If I asked you to name the most important games in Reading's 2016/17 season, there are a few options I'm sure would spring to mind pretty quickly. Looking at the worse ones, Fulham (5-0, away) and Norwich City (7-1) are fairly obvious whereas, on a more positive note, Leeds United (1-0, home) and Sheffield Wednesday (2-0, away) also jump out.
But, in truth, the story of a team's season is told not just by the big games - the special events we all remember - but also the more minor ones that largely go under the radar.
With that in mind, I've assembled what I think are were the four subtly most important matches of Reading's first (and hopefully not last) campaign under Jaap Stam.
Reading 2-1 Ipswich Town, September 9
Reading went into this game with two wins, two defeats and one draw in their opening five league outings, so we were still fairly clueless of how well the season would end up.
It was also almost exactly a year since Reading last played the Tractor Boys on a Friday night - the famous 5-1 win that saw Orlando Sa take home the match ball, Nick Blackman crash a shot into the roof of the net and Oliver Norwood find the goal with a rocket from distance.
However, this fixture was very different, with entertainment hard to come by, and some Reading fans booing a drab performance (understandably drab, as the team was still unused to 'total football'). In fact, all three of the goals came from the penalty spot - Garath McCleary and Brett Pitman scoring either side of half time, with Danny Williams winning the match deep into extra time.
Why was this an important match? Well, although the possession game did take a fairly long time to click into place, Jaap Stam managed what Brendan Rodgers had failed to do years before: he bought time by getting results on the pitch.
Many wins at the Madejski in 2016/17 were pedestrian affairs - we only won a home league game by more than one goal on four occasions - but the results came nonetheless. The triumph over Ipswich Town, in many ways, set the tone for things to come.
Reading 2-1 Sheffield Wednesday, December 10
Fast-forward a few months, and Jaap Stam's Reading had transformed their home ground into Fortress Madejski, after an impressive six wins, three draws and only defeat in Berkshire.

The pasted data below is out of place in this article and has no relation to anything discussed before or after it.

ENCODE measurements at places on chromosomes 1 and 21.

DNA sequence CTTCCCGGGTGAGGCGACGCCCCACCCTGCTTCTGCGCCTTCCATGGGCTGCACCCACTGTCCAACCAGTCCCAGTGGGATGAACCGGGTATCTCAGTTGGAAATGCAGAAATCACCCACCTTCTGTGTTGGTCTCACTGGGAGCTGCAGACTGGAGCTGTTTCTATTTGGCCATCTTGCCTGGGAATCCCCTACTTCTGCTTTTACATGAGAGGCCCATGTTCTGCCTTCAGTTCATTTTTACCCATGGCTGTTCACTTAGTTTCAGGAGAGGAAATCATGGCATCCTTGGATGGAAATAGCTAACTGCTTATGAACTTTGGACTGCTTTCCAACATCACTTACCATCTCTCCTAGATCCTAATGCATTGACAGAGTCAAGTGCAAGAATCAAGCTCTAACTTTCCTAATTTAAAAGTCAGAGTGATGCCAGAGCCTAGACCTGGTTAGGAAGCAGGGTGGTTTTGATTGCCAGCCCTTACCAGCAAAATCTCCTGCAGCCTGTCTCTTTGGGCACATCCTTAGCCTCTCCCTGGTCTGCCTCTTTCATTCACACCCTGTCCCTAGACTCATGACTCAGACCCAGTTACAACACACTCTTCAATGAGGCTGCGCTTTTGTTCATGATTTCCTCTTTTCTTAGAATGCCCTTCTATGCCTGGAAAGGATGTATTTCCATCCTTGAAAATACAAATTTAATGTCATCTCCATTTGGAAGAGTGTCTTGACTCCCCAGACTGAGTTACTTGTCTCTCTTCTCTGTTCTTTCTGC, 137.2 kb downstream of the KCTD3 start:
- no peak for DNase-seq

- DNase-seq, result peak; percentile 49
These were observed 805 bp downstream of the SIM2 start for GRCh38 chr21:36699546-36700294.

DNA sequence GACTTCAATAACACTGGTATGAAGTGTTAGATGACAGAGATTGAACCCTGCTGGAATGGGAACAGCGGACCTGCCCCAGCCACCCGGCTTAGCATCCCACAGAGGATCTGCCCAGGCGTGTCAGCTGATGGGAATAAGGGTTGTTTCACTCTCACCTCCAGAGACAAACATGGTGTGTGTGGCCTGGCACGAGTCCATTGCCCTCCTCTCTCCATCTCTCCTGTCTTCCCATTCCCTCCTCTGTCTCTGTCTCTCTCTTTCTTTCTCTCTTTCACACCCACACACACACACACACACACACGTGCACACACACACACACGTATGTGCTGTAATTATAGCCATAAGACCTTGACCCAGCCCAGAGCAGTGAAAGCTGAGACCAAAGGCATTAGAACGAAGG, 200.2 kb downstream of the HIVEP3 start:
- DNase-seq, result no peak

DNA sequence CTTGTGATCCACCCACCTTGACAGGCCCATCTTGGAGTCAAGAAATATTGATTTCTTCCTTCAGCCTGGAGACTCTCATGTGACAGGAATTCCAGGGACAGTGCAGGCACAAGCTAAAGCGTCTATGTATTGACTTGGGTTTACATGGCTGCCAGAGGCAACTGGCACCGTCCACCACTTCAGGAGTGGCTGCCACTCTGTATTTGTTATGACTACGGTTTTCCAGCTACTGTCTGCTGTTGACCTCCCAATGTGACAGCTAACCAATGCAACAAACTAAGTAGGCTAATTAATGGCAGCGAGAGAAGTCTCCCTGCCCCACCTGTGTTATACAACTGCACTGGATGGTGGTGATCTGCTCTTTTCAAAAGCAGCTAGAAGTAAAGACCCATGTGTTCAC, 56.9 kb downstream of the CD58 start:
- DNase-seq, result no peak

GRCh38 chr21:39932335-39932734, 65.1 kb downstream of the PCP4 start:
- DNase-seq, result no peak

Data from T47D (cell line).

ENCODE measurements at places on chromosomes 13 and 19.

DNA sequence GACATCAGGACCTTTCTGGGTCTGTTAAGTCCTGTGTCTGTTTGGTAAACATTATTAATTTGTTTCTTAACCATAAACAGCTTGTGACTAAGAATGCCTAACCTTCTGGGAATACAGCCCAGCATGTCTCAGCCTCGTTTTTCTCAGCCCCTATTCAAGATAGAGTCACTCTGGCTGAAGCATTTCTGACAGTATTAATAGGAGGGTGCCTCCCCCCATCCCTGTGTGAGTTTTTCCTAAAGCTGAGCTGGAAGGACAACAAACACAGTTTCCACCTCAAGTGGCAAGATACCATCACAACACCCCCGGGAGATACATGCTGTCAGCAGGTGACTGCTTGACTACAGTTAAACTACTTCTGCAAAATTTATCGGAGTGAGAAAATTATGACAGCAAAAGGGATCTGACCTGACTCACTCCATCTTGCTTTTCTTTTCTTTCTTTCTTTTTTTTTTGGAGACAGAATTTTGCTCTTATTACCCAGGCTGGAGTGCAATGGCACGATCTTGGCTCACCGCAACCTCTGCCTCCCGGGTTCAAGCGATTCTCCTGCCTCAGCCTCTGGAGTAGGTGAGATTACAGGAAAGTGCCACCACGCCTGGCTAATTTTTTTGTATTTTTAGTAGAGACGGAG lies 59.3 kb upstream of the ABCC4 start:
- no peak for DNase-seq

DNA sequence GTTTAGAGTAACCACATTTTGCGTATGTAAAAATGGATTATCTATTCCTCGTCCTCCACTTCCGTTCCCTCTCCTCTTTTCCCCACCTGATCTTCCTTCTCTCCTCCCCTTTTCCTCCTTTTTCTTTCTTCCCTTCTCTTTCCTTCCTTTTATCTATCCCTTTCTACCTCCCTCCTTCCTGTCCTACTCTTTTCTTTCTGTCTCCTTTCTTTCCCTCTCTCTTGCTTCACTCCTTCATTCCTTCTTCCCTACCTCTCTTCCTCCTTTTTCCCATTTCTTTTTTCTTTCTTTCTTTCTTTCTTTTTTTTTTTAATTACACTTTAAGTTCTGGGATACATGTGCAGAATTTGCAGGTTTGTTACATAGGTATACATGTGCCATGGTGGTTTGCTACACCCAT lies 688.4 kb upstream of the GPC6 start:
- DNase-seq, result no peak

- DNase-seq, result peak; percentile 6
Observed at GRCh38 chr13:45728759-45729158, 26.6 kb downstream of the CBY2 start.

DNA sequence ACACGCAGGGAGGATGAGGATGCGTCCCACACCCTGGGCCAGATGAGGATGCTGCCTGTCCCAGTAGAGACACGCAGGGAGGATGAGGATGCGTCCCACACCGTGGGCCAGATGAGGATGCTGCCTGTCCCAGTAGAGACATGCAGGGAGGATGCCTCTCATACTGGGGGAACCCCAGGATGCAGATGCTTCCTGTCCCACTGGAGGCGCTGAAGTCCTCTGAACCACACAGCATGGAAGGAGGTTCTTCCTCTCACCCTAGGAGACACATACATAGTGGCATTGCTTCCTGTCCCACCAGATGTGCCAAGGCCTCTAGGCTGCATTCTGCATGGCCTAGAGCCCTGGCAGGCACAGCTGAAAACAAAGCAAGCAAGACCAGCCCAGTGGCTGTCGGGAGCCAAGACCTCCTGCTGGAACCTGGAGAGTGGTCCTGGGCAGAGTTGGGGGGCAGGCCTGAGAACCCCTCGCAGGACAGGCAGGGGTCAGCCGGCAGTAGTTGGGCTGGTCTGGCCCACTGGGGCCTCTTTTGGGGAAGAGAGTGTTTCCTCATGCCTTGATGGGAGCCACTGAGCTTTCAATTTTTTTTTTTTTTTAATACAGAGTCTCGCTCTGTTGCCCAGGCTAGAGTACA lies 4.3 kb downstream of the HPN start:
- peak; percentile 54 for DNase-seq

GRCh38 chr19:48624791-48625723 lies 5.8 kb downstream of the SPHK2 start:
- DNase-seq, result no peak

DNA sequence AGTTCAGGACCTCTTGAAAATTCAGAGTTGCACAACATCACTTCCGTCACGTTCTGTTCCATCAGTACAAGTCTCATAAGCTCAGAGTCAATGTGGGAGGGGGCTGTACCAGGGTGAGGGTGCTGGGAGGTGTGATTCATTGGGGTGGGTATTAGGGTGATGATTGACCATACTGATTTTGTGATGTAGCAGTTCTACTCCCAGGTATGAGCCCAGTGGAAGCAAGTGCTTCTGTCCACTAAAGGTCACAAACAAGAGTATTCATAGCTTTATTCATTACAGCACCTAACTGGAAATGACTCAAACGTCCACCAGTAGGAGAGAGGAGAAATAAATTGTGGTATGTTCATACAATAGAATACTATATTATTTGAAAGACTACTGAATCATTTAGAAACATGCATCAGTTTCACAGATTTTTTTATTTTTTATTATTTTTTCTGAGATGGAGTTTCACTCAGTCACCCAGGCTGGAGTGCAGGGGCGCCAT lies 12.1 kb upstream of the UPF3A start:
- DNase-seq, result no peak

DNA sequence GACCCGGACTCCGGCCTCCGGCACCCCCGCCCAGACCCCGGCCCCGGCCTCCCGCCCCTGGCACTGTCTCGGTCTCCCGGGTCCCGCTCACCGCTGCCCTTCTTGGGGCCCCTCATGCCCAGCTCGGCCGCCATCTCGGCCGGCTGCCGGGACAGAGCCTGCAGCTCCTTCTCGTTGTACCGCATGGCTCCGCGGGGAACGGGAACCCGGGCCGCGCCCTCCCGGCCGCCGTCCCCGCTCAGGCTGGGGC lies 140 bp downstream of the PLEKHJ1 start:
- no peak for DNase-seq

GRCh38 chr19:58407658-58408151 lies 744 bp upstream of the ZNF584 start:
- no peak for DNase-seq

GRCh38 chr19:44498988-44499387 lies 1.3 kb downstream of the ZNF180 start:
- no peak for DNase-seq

That was very different on the road though, where the Royals had shipped four goals or more in a single game three times already - 4-1 at Newcastle United, 4-1 at Brentford and, in the game just before the clash with The Owls, 5-0 at Fulham.
However, Jaap Stam's man-management skills spurred Reading on to bounce back on each occasion - the Royals drawing their next game after each of those first two defeats.
Why was this an important match? Reading's 'bounce-back-ability' reached an extra on this occasion, achieving a well-fought, gritty win through a Roy Beerens brace. Beating fifth-placed Sheffield Wednesday after a particularly awful game at Craven Cottage isn't to be sniffed out.
In the longer term, this result was crucial to making sure the 5-0 defeat didn't spark a collapse in Reading's season in the same way that the 4-2 a year earlier had.
Brighton and Hove Albion 3-0 Reading, February 25
By the end of February, Reading were in the middle of a very tough run of games. They'd just lost 1-0 to Huddersfield Town and, after a trip to the Amex, games against Newcastle United, Sheffield Wednesday and Leeds United were coming up.
To be fair, this late kick-off on the south coast was probably the most difficult of all. Nonetheless, if the Royals were to keep their faint hopes of automatic promotion alive, three points against the Seagulls were a must.
In reality, despite a fairly positive start, Chris Hughton's men had Reading at arm's length for most of the contest, and easily ran out 3-0 winners. Brighton's three goals (from Sam Baldock, Jamie Murphy and Anthony Knockaert), came from incisively direct football that the visitors simply couldn't deal with.
Why was this an important match? In short, it was a reality check. Despite Reading's vast improvement under Jaap Stam, they were brutally disposed of by a team that would go on to deservedly earn automatic promotion to the Premier League.
On the whole, it was a sharp reminder of just how big the difference was between Reading and automatic promotion. But, on a more positive note, it was also an encouraging sign of how good Reading could eventually be if they stick to their long-term plan.
Reading 2-1 Rotherham United, April 17
It's funny how the same scoreline can be interpreted in different ways. 2-1 against Ipswich Town was an efficient result, and 2-1 against Sheffield Wednesday was an excellent reaction to an away rout, but 2-1 against Rotherham United was pretty poor.
Yes, at that stage of the season we only needed three points to keep things ticking over, but was such a close result good enough? I'd argue not.
As ThatMarcMayo points out in his excellent piece about 2016/17's entertainment value:
"Squeezing past Rotherham and Wigan at home by the odd goal, either side of a loss at lowly Nottingham Forest, is the footballing equivalent of a plain bowl of rice served alongside a glass of tepid water."
In the match, Reading fell behind after a 19th minute Tom Adeyemi goal, before just about managing to save their blushes through goals from Lewis Grabban and John Swift.
Why was this an important match? Where the Brighton game highlighted Reading's problems against top sides, this fixture underlined their inability to really have fun against the division's worst.
An already-relegated Millers team should never have been any problem, but in reality it was a worryingly pedestrian performance only a few days after one of the results of the season - a 3-1 triumph at Villa Park.
Despite consistently being able to grind out wins at home, Jaap Stam never really let his Reading team off the leash at the Madejski Stadium. It's certainly something I'd like to see happen more in 2017/18.